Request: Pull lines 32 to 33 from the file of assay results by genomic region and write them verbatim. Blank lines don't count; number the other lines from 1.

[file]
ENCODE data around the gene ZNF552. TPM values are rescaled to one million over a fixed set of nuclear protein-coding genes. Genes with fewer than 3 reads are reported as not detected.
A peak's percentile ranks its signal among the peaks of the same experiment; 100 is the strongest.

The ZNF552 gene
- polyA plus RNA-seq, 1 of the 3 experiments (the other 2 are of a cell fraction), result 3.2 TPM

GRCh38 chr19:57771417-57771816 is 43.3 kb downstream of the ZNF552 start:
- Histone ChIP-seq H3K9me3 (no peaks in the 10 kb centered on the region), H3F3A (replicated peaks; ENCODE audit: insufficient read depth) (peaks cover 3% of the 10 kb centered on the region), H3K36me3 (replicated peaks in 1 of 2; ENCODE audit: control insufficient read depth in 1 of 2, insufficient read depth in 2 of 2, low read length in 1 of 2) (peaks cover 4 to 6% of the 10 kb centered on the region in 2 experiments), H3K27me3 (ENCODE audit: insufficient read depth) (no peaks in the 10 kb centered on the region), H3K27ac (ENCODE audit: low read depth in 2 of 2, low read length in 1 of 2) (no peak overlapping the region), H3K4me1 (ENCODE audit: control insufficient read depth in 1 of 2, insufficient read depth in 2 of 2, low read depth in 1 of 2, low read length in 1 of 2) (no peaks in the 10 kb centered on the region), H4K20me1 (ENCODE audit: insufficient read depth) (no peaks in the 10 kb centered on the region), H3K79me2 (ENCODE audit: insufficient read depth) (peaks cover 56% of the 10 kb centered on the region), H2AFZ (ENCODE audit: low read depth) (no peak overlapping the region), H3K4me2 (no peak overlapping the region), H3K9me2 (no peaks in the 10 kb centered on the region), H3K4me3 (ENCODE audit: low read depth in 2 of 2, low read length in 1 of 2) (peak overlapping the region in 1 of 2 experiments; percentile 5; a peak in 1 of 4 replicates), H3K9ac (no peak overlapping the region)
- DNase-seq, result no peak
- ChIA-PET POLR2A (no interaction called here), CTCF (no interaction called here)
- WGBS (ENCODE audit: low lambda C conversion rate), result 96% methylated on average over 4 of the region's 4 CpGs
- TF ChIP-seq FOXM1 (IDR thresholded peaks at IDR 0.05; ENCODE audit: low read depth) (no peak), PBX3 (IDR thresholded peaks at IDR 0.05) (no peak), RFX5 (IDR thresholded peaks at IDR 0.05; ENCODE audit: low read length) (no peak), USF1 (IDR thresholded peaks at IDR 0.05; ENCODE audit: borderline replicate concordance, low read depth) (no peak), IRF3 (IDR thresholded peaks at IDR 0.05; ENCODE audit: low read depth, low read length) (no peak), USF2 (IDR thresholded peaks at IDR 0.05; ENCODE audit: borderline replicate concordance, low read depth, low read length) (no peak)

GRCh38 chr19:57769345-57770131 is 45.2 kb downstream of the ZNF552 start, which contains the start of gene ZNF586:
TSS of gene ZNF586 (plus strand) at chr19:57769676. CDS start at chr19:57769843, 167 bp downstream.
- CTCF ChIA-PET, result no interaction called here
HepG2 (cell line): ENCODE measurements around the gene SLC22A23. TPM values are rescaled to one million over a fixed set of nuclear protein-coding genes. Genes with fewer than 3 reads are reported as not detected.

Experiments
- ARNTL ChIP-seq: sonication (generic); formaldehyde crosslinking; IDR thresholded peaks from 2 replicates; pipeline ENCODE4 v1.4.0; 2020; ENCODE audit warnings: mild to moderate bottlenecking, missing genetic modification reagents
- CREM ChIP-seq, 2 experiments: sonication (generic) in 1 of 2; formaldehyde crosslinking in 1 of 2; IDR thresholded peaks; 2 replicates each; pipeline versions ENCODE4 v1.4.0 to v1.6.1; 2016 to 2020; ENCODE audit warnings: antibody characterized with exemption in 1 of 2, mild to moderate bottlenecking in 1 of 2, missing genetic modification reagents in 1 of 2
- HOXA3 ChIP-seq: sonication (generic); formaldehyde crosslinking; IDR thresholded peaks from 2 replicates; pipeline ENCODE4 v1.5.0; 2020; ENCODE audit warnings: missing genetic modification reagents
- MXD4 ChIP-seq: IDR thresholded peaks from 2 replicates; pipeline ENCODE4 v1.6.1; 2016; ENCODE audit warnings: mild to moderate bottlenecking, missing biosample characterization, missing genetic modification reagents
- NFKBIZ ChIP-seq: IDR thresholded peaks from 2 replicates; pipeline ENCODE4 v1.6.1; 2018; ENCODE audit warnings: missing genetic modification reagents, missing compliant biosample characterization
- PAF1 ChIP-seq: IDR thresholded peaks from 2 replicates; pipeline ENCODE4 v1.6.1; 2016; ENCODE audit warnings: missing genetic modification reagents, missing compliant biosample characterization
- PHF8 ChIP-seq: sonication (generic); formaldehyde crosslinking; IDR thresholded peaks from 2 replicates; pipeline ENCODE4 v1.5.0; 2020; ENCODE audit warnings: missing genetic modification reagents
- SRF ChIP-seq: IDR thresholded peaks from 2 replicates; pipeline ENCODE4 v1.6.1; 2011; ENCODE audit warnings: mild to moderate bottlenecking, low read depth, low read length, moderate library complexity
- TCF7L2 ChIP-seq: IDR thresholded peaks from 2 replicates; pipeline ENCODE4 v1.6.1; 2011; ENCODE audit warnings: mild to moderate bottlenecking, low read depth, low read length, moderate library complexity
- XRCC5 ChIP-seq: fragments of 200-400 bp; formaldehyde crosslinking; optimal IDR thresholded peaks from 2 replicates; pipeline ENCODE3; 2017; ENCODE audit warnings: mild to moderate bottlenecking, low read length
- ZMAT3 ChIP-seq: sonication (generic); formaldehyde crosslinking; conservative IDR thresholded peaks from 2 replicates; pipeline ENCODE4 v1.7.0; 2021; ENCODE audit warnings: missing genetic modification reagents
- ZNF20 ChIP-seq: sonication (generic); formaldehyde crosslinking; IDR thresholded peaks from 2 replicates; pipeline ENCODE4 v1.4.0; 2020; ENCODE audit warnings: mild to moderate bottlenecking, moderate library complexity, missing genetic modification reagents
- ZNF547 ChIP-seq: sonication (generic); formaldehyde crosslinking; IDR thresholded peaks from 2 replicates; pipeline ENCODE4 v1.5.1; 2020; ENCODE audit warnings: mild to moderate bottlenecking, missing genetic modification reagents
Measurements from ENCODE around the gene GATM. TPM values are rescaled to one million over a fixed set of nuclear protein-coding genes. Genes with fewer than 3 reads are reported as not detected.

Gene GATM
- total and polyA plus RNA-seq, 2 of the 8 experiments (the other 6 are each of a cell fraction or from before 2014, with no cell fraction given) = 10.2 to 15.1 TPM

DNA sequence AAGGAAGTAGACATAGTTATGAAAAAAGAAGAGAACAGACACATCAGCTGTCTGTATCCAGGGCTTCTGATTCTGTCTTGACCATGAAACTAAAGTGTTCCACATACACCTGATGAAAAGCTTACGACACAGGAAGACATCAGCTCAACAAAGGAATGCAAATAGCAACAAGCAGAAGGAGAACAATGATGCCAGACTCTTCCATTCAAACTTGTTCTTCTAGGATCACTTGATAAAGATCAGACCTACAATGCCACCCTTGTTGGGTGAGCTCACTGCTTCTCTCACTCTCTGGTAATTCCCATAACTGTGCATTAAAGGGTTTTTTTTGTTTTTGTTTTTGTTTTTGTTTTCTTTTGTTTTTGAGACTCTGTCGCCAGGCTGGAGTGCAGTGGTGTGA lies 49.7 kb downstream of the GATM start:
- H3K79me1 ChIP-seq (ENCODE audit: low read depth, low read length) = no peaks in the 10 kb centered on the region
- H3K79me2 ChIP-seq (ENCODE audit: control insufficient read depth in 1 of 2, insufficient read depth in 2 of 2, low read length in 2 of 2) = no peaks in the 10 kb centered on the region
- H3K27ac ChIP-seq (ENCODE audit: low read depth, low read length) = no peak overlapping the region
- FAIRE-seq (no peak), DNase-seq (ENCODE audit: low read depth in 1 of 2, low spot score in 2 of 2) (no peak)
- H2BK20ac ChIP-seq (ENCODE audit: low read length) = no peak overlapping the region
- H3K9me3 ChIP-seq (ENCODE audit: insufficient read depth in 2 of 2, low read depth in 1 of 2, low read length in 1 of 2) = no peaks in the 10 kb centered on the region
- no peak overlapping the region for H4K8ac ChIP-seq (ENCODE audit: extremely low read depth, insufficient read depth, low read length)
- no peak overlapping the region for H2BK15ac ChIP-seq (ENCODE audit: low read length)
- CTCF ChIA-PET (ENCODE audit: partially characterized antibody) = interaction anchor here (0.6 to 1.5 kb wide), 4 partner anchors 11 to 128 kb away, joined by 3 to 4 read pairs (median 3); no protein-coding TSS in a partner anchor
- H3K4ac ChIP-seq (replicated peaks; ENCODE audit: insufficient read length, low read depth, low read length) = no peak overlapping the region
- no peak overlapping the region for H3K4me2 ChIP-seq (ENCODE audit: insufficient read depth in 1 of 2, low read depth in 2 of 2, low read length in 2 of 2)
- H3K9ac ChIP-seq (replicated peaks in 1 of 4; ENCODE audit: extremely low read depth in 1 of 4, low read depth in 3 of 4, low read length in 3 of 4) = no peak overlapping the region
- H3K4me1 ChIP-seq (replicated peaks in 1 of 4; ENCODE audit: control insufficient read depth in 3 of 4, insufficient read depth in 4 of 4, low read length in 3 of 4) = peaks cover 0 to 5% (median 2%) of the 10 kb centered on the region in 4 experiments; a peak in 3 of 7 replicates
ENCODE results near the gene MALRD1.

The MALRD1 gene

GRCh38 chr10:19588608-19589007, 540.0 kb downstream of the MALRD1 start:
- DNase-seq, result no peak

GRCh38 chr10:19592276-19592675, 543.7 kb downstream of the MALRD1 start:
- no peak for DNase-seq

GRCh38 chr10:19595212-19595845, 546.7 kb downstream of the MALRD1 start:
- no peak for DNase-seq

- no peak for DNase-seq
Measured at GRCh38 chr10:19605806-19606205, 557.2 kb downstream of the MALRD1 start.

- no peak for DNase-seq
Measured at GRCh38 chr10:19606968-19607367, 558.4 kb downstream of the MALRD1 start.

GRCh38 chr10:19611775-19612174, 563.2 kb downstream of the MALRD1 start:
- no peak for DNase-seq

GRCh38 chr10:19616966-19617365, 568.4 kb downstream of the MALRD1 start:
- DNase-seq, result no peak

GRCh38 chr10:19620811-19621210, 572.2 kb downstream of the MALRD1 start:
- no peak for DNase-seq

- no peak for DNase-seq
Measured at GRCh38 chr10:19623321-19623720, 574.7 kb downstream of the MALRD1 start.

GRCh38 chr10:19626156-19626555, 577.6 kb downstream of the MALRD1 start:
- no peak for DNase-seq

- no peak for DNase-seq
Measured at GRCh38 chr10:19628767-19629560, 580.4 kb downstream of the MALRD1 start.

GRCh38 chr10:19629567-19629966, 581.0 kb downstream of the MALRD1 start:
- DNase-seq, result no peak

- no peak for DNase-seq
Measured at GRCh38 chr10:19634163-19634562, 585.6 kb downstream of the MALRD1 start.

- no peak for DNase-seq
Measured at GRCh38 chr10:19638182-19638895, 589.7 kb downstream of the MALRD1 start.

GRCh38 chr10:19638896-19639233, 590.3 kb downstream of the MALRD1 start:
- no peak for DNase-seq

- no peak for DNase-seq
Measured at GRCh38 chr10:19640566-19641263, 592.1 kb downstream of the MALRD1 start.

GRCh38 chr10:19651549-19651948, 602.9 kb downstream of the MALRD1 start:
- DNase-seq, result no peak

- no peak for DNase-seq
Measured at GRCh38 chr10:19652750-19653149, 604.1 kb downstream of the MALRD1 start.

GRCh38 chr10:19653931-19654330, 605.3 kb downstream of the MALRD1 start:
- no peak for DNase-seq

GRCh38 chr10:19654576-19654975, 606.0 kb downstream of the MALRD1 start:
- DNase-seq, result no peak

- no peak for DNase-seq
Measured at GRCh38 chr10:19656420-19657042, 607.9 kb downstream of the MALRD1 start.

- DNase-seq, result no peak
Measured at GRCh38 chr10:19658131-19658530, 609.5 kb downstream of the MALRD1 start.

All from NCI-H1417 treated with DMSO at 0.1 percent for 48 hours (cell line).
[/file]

DNA sequence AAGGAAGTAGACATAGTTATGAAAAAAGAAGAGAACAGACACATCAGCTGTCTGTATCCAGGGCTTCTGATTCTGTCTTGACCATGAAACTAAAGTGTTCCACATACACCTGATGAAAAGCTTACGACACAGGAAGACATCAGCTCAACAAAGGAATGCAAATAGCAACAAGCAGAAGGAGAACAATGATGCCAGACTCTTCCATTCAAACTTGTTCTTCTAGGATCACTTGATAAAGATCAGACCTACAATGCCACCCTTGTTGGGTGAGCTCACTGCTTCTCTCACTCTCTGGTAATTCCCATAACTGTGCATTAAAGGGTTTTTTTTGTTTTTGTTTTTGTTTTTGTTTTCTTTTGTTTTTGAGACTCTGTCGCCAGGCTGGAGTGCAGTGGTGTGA lies 49.7 kb downstream of the GATM start:
- H3K79me1 ChIP-seq (ENCODE audit: low read depth, low read length) = no peaks in the 10 kb centered on the region